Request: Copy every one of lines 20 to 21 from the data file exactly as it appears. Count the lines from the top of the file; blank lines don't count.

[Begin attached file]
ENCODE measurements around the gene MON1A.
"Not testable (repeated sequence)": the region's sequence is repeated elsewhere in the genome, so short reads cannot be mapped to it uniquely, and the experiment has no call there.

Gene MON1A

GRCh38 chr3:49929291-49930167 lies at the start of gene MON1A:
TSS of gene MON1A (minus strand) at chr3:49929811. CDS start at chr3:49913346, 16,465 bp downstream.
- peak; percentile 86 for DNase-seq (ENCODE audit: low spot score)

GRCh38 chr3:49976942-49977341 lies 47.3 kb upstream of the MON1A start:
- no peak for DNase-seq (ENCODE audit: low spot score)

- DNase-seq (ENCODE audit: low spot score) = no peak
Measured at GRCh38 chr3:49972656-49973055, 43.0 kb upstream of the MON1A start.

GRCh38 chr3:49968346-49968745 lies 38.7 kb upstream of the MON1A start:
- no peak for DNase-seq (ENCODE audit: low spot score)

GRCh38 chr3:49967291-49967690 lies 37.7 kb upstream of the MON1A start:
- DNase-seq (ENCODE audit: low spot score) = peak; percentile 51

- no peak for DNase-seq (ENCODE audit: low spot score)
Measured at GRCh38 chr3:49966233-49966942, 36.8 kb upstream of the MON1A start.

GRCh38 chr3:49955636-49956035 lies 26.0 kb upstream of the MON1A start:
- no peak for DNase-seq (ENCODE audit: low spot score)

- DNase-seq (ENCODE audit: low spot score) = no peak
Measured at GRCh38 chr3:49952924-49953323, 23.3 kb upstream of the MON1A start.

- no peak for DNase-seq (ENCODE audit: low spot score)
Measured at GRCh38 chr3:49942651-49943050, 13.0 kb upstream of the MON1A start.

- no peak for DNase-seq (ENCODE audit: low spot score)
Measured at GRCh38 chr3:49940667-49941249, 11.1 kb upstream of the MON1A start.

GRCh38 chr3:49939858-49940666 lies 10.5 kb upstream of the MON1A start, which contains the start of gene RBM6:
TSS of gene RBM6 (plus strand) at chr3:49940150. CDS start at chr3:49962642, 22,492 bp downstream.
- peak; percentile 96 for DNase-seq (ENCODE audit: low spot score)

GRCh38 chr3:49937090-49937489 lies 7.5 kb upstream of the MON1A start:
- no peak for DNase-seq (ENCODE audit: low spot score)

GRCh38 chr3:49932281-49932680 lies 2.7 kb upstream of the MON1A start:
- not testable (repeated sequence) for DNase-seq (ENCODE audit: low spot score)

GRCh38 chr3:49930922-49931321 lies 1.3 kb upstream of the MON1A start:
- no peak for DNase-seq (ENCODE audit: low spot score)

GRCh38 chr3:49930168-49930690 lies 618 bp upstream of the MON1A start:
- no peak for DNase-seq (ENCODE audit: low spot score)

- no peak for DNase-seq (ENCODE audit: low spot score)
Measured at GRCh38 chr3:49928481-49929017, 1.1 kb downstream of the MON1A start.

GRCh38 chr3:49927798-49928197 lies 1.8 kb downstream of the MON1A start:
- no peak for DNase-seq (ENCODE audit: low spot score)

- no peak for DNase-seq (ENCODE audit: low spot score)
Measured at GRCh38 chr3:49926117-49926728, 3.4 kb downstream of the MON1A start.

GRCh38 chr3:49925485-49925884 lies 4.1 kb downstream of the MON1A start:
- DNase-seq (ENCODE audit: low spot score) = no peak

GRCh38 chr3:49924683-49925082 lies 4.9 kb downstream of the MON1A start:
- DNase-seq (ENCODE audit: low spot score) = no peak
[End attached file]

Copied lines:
Measured at GRCh38 chr3:49952924-49953323, 23.3 kb upstream of the MON1A start.

- no peak for DNase-seq (ENCODE audit: low spot score)